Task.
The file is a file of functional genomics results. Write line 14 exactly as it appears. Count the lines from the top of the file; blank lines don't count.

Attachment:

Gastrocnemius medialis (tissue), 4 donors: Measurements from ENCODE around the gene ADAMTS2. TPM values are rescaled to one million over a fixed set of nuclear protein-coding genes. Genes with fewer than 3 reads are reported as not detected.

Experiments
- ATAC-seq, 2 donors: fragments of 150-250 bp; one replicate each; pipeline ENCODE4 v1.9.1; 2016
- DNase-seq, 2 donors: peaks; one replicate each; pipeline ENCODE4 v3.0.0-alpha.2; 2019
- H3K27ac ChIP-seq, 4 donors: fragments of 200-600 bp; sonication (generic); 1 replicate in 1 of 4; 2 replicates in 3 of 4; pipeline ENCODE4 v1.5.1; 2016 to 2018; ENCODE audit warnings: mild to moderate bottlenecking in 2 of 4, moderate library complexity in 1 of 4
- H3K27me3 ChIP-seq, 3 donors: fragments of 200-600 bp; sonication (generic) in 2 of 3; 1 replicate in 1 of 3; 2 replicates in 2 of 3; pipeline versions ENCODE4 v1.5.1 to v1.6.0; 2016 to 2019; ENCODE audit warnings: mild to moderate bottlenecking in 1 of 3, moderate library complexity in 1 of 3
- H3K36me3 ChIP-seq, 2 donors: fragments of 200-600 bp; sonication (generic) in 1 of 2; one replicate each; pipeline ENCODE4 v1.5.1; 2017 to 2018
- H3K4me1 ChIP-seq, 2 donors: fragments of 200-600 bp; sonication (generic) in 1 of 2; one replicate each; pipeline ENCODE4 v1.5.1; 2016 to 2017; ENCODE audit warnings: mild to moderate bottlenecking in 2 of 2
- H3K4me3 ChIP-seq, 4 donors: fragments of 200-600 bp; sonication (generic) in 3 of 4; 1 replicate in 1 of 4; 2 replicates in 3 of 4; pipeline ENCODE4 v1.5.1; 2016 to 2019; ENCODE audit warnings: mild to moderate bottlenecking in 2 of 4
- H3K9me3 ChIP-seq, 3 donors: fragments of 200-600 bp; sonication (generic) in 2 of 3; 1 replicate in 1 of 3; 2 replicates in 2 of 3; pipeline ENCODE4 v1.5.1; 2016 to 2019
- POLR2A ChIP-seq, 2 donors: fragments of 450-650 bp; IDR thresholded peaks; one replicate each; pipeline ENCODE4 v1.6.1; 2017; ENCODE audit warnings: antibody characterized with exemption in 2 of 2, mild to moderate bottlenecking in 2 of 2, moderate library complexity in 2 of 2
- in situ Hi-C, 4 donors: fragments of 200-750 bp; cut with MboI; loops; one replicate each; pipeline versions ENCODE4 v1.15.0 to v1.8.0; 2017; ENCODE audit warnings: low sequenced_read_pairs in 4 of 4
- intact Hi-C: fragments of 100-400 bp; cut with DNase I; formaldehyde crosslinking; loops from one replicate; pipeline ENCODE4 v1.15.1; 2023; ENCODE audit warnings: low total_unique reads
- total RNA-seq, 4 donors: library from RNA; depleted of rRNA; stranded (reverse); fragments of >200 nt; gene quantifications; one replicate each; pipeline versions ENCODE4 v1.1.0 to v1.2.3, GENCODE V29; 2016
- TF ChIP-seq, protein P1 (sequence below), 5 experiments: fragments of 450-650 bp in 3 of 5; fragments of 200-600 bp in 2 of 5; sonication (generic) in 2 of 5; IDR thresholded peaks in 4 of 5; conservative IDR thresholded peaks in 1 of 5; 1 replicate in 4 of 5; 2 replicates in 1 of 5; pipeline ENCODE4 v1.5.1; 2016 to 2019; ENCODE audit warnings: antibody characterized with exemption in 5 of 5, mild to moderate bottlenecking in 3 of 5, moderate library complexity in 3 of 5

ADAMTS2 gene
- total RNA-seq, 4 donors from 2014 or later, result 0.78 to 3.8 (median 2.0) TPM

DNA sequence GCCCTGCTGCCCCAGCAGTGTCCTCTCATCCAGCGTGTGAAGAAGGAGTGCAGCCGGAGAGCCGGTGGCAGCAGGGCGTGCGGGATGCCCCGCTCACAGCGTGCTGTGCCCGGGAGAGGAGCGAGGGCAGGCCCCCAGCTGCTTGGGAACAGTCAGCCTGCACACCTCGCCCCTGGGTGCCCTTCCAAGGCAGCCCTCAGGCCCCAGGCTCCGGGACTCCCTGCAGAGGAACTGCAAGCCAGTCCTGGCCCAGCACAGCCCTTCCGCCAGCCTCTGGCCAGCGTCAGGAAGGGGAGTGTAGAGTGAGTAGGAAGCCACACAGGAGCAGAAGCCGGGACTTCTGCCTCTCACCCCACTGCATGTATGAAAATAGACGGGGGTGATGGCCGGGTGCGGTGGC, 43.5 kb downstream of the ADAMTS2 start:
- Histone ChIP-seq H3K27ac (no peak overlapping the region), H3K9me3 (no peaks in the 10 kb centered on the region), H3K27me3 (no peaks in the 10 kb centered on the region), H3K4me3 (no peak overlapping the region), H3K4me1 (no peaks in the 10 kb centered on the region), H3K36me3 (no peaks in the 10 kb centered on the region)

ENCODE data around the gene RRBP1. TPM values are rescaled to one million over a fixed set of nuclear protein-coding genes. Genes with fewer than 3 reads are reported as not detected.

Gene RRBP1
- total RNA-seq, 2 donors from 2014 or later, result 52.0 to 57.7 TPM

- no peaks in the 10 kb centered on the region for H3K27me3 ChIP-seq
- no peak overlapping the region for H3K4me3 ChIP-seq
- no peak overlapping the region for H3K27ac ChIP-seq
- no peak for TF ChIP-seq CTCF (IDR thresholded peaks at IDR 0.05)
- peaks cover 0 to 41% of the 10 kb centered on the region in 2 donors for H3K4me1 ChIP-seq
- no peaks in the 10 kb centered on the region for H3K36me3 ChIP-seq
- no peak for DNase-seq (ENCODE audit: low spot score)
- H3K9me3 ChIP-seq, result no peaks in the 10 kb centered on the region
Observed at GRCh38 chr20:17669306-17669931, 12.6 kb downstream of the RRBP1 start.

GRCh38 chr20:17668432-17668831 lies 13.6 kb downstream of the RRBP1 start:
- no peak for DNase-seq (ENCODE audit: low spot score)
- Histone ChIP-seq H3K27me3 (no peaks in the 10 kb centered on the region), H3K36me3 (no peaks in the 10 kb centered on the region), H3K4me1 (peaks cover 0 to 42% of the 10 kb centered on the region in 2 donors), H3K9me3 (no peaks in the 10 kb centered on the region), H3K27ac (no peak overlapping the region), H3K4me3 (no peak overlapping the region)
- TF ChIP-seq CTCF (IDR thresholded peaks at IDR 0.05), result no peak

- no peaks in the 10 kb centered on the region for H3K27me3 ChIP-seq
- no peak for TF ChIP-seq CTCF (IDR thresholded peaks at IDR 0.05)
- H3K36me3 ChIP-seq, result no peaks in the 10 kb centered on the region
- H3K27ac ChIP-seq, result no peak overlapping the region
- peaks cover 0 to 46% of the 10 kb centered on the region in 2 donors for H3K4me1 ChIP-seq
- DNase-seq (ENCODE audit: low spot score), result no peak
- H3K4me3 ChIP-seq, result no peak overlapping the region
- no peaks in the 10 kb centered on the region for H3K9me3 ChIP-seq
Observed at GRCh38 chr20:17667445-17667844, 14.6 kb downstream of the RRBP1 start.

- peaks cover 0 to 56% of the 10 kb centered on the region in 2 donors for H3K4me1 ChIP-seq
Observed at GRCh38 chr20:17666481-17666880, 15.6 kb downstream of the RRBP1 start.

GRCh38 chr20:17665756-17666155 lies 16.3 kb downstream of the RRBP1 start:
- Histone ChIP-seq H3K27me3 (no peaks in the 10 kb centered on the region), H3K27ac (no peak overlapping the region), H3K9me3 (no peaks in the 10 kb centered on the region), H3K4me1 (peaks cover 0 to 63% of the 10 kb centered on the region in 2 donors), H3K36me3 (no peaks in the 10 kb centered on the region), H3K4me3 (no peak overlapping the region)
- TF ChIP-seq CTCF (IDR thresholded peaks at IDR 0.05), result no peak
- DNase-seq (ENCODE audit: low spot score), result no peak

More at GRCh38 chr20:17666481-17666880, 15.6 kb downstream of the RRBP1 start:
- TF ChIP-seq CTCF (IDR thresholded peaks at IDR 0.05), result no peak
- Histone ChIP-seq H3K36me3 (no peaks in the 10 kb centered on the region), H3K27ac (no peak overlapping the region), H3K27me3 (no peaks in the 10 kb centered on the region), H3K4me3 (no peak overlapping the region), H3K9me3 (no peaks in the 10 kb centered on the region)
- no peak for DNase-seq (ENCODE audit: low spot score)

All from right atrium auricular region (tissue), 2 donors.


- total RNA-seq, 4 donors: library from RNA; depleted of rRNA; stranded (reverse); fragments of >200 nt; gene quantifications; one replicate each; pipeline versions ENCODE4 v1.1.0 to v1.2.3, GENCODE V29; 2016